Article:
Will Skunks Eat Chickens (And Do They Eat Chicken Eggs?)
For the average homeowner, skunks are smelly but otherwise harmless creatures that will occasionally make their dens a little too close for comfort. Usually, when we think of skunks, it is as a relatively harmless mammal. Sometimes they’re even kind of cute. But owners of backyard chicken coops may have heard rumors that your friendly neighborhood skunk could start eating the chickens in your coop. The question though, is if that’s true?
Will Skunks Eat Chickens?
It may come as a surprise that in addition to insects, grubs, and berries, skunks also eat meat. Since they grow to roughly the size of a house cat and have strong front paws for digging dens, they can also be predators. Usually though, they stick to smaller prey because combat can be dangerous. Some of your chickens might be almost the same weight as a skunk, depending on breed, and their beaks and talons make great defense weapons. If a skunk enters your coop, it probably isn’t to make a snack of one of the chickens but they will attack and kill if they need to. Once the meat is there for them, the skunks will eat.
Do Skunks Eat Eggs?
When skunks kill chickens, it is usually because they were caught in the act of stealing eggs. As we learned before, skunks tend to go for the easier targets. That makes the defenseless and protein rich eggs in your chicken coop the perfect midnight treat for a skunk. Unfortunately, it may also mean that chicks and hatchlings are at risk too.
How To Keep Skunks Away From Your Chickens
Since skunks are nocturnal, it can be tough to tell how they are getting to chickens, chicks, or eggs. Luckily for chicken owners, skunks don’t like to try very hard for their food. That means that with a watchful eye and some planning, you can stop end even prevent skunks from attacking your flock.
Start from the bottom up
If a skunk has decided it wants to break into your coop or run, it will look for an easy entry point. Holes or weak spots in fences and soft ground to dig through are the most likely place they’ll get in. The folks over at Backyard Chickens suggest shoring up fencelines and burying hardware cloth around the perimter to stop skunks from burrowing through. If you happen to have pavers or wide, flat stones hanging around those will also do the trick.
Don’t entice them
Skunks may not notice or care too much about your chickens until they notice an easy treat nearby. If large amounts of feed are spilling onto the ground, it might be enough to attract a skunk (not to mention other opportunists like mice, raccoons, etc.) According to Chicken Heaven on Earth keeping bedding clean also helps.
Do a headcount
When it’s time to send all the chickens back into the coop for the night, it’s good practice to always do a head count. According to the folks over at Total Wildlife Control, doing a headcount is the best way to ensure that no chicken gets left out. While this doesn’t stop skunks from getting into the coop or eating eggs, it does keep potential stragglers safe.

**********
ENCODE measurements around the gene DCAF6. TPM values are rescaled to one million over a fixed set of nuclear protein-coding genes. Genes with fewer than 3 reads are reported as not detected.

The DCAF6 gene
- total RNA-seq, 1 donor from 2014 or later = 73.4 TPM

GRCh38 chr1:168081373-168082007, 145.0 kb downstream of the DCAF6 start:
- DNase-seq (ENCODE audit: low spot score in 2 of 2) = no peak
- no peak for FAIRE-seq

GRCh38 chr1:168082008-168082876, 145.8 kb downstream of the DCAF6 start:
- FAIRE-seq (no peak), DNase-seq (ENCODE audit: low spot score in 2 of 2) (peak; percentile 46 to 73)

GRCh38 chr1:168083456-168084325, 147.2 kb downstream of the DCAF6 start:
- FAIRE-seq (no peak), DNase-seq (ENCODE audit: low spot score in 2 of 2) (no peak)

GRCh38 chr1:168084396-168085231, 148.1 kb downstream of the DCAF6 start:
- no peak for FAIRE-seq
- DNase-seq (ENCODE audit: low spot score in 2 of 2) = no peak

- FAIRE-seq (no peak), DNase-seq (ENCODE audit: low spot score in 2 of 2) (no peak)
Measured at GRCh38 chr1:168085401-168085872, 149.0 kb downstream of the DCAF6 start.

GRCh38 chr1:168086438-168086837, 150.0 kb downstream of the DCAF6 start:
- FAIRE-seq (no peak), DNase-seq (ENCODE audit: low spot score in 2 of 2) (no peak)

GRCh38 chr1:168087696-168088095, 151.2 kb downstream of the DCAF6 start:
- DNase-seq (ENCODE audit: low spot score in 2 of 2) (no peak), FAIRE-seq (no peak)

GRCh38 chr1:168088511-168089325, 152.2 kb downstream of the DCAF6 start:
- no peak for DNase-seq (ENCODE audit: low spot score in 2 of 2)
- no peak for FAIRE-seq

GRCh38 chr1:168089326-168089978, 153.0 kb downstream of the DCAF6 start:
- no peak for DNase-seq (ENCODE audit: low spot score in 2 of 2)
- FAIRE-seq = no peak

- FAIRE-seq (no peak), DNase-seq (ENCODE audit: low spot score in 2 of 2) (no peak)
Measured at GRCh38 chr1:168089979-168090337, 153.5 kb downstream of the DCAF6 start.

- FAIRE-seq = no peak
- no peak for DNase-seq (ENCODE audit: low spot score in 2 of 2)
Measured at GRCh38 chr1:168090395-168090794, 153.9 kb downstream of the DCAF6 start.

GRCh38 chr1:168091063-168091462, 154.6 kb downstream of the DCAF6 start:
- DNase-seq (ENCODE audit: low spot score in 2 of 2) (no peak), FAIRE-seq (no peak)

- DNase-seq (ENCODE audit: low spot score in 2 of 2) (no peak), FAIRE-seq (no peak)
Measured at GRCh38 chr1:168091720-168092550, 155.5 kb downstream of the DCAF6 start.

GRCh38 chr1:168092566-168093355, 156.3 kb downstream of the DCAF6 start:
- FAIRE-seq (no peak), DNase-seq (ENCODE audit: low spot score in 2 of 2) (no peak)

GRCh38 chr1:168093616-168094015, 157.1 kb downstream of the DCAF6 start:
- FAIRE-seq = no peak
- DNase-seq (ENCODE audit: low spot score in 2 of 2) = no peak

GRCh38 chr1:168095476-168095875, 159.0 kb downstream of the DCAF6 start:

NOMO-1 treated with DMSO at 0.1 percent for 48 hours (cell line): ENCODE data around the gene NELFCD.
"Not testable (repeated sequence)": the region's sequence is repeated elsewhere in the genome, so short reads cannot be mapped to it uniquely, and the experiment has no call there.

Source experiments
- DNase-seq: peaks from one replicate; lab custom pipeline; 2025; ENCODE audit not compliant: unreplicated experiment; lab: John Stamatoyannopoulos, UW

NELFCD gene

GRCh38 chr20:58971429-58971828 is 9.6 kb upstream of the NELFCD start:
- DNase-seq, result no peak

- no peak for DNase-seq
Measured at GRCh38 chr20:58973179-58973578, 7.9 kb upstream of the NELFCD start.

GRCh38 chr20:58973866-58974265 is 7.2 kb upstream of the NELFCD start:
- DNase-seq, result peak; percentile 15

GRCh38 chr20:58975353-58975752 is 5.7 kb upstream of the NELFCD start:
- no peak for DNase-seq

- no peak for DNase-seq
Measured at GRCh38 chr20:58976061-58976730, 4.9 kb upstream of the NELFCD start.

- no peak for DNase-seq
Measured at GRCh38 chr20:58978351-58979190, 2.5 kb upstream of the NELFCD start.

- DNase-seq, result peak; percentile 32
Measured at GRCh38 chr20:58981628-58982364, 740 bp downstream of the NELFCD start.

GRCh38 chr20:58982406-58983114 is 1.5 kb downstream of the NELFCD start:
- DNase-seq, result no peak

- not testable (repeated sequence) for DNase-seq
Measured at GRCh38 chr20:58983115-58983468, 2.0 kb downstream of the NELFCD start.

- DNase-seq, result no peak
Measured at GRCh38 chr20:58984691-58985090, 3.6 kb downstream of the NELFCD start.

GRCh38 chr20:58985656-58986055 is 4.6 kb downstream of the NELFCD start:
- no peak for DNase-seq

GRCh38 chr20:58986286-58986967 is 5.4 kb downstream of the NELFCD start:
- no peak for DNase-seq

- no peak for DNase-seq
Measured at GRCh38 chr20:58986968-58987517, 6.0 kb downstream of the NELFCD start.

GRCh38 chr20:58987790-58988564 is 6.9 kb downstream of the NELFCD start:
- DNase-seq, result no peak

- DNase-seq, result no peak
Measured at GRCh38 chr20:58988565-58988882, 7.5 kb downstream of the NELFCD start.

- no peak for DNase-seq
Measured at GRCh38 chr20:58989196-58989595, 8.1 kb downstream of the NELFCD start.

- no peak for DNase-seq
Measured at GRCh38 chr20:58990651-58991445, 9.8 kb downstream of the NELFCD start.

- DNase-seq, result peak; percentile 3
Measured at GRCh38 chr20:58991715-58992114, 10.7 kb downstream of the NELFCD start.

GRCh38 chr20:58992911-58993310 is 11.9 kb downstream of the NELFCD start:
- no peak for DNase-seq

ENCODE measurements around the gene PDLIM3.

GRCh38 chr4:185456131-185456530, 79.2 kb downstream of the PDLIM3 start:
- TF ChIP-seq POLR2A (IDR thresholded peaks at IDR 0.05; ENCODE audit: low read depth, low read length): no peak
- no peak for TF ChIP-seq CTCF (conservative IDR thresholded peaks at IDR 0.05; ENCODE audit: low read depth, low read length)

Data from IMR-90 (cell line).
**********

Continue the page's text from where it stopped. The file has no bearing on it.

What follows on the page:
Hire a guard
This doesn’t mean you need to actually hire a person to watch over your flock at night. Tyler LeBlanc at Moder Farmer suggests a guard donkey. While you don’t necessarily need an animal as large as a donkey to defend your birds, another animal that skunks and other predators would be intimidated by does help. If you have chicken friendly outdoor pets like horses, or dogs they might make perfect “bouncers” to keep predators out.
Catch and release
If you already have a skunk attacking your chicken coop, you might need to start setting some live traps to relocate them. It can be an unpleasant and smelly job, but it is the best way to fix the problem once you have a skunk hanging around. Havahart has a handy guide on how to trap skunks alive and release them, with tips to reduce the risk of getting sprayed.
We may not like the skunks smell, but skunks don’t like the way cayenne pepper smells. This blog post from Predator Guard suggests applying cayenne near coops and runs to deter skunks. The pepper should be safe for your chickens too. According to this user on the Backyard Chickens forum, cayenne actually bumped up egg production and might help with chickens respiratory problems.
If you notice that some eggs have gone missing or get crushed and eaten, don’t panic. While you might find that the culprit is a skunk or other critter, it could just be that your chickens are stressed out. Make sure that you are keeping a close eye on your flock.
Take some extra time at the end of each day to make do a headcount, and do a walk along the perimeter of your run. If you do see a skunk around, you can always trap and release him somewhere far away from your coop. After all, the skunk are just after the same thing you probably are- some nice scrambled eggs.